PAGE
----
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SBIR/STTR

Microplate Heat Exchanger, Phase I

Completed Technology Project

Project Introduction

Microplate Heat Exchanger, Phase I
We propose a microplate heat exchanger for cryogenic cooling systems used for continuous flow distributed cooling systems, large focal plane arrays, multiple cooling locations, and very low vibration cooling systems. Any DC cryogenic flow system such as turbo Brayton, Joule-Thomson (JT), or remote cooling applications require very high effectiveness heat exchangers to reduce input power. The parasitic loads from heat exchangers are a significant fraction of the overall load, and high effectiveness heat exchangers lead directly to improved system efficiencies across a broad range of cryogenic applications. Microplate heat exchangers have a demonstrated effectiveness over 98% (Marquardt, Cryocoolers 15). While performance is high, they will be difficult to use for larger cryogenic flow systems due to parasitic conduction losses inherent in the materials available for the manufacturing process. A material change will allow more compact heat exchangers with lower parasitic losses. Other limitations of the manufacturing process make yields low, and while it may be possible to push the effectiveness higher, it may be difficult to consistently produce high performing exchangers using the current approach. We propose a new bi-metal microplate heat exchanger which is unique in that it uses the manufacturing process to control critical heat exchanger dimensions that are inherently similar across all parts, allowing high effectiveness without the need for close inspection of every part and the low yield which results from hand inspection. We further include additional features within the flow channels that automatically balance the mass flows within the heat exchanger to push the effectiveness even higher. This is accomplished in the most compact cryogenic heat exchangers theoretically possible to build using parallel plate flow channels. More »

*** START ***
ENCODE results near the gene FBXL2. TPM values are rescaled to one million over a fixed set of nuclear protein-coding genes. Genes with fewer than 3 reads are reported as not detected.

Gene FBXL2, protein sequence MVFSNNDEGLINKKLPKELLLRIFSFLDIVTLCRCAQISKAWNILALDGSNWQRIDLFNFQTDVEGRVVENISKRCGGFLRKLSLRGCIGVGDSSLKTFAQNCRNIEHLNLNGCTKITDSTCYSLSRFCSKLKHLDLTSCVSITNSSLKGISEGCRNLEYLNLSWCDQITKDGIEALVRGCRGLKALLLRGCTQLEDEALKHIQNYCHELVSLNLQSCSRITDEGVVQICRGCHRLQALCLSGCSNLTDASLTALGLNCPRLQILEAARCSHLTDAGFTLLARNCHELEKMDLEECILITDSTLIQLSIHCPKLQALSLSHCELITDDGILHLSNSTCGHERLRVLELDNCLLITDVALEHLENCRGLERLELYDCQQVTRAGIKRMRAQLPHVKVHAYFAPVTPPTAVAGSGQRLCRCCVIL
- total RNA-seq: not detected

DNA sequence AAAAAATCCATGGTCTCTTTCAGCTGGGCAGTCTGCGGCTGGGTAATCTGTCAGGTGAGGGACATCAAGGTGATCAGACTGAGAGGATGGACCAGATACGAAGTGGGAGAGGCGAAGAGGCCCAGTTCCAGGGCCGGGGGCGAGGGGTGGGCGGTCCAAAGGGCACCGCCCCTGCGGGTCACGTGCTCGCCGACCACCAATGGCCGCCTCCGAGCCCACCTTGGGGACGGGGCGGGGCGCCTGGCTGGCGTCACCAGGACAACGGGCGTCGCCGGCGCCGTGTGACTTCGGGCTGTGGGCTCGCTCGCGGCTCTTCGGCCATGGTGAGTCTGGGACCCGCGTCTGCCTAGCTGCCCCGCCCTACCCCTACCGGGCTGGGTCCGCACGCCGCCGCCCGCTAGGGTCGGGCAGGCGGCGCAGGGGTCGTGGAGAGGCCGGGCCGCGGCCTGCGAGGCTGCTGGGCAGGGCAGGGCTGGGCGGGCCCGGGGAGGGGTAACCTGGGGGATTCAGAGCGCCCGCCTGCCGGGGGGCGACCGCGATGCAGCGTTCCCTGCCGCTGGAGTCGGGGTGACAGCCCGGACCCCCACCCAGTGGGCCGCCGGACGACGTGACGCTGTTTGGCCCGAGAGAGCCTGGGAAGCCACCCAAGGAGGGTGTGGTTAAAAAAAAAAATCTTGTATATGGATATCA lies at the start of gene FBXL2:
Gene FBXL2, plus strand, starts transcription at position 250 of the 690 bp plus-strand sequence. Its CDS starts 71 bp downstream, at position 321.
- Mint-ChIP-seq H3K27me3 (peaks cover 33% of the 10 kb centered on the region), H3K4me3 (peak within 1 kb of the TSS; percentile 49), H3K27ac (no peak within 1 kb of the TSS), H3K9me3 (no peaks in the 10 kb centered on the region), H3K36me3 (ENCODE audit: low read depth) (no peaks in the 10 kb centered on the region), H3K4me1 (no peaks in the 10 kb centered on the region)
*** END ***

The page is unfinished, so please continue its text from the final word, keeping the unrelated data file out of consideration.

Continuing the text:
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This is a historic project that was completed before the creation of TechPort on October 1, 2012. Available data has been included. This record may contain less data than currently active projects.

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